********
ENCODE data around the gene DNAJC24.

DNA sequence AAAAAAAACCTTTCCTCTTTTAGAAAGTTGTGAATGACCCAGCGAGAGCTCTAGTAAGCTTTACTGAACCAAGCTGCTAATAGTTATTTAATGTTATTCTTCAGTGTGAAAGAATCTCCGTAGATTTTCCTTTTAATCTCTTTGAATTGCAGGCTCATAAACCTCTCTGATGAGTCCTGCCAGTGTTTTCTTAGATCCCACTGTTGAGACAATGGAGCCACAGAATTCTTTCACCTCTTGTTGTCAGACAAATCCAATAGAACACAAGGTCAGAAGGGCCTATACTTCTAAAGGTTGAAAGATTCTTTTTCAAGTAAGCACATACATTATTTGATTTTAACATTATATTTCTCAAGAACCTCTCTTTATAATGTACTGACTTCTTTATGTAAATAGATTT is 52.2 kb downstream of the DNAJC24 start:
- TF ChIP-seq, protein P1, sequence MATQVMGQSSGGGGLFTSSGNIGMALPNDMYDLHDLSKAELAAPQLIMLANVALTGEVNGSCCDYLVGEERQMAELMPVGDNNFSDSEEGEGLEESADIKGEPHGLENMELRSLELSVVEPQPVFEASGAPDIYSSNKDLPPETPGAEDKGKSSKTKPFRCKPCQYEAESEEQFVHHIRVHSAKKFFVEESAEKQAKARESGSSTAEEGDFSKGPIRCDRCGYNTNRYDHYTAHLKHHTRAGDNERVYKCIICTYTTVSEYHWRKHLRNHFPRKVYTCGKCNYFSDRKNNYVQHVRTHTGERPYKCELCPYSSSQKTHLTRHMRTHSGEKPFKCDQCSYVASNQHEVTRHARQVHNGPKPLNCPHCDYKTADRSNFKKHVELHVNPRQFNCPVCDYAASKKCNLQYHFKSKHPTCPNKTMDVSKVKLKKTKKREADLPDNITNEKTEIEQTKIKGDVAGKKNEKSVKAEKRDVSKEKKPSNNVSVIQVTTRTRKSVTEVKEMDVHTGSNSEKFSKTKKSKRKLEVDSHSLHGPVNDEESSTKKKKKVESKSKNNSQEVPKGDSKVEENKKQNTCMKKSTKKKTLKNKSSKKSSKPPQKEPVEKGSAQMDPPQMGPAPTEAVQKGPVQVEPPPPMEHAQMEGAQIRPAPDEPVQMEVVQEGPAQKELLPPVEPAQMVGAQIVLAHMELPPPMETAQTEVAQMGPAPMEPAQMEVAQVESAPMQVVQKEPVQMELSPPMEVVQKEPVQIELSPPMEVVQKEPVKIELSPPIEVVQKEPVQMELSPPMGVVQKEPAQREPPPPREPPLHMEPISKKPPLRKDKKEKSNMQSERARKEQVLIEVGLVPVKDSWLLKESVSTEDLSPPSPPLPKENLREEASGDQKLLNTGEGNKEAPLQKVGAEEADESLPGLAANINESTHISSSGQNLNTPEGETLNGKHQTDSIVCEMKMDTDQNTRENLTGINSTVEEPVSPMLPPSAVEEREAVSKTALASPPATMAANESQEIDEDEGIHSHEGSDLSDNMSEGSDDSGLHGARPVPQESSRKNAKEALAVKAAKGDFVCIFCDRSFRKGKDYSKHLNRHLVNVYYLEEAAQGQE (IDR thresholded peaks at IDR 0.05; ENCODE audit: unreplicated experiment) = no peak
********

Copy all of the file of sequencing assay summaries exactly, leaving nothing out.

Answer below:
ENCODE data around the gene DNAJC24.

DNA sequence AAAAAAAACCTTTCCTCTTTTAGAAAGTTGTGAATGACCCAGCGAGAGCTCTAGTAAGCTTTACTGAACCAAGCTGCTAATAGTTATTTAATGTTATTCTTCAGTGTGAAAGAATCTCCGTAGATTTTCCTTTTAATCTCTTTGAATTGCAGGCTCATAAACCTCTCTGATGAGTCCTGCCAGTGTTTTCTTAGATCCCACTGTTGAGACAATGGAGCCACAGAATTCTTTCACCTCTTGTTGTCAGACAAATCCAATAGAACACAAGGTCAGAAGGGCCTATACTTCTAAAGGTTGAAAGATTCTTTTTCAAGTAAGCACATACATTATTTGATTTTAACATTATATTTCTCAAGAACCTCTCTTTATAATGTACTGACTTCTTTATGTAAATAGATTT is 52.2 kb downstream of the DNAJC24 start:
- TF ChIP-seq, protein P1, sequence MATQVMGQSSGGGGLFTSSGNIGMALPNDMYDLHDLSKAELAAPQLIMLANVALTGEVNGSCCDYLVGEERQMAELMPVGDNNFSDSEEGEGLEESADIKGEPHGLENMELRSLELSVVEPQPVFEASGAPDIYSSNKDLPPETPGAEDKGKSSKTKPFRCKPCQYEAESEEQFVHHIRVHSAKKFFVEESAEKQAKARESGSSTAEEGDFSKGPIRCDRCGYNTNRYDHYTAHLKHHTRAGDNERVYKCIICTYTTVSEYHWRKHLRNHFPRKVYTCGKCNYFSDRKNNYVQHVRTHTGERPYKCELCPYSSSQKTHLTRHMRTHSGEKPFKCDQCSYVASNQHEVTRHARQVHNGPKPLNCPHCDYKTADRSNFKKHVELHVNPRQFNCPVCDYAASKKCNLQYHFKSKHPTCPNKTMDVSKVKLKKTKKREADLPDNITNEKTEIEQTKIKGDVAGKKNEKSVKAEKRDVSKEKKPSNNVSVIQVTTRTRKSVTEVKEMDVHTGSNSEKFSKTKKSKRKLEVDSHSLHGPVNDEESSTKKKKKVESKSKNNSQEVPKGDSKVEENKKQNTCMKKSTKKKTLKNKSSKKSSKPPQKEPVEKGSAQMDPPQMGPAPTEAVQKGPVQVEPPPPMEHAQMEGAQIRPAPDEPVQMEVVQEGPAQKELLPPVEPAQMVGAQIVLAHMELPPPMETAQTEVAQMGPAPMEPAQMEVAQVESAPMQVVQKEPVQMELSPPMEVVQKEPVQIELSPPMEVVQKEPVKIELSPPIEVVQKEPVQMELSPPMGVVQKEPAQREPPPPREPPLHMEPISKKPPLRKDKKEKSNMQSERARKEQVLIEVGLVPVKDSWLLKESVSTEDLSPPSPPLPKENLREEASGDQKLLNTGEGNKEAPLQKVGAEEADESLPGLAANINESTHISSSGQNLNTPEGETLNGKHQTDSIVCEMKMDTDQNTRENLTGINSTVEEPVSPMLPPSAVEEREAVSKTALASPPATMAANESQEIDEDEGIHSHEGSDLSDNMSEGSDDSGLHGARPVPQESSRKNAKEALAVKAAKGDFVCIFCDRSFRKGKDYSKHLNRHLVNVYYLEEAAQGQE (IDR thresholded peaks at IDR 0.05; ENCODE audit: unreplicated experiment) = no peak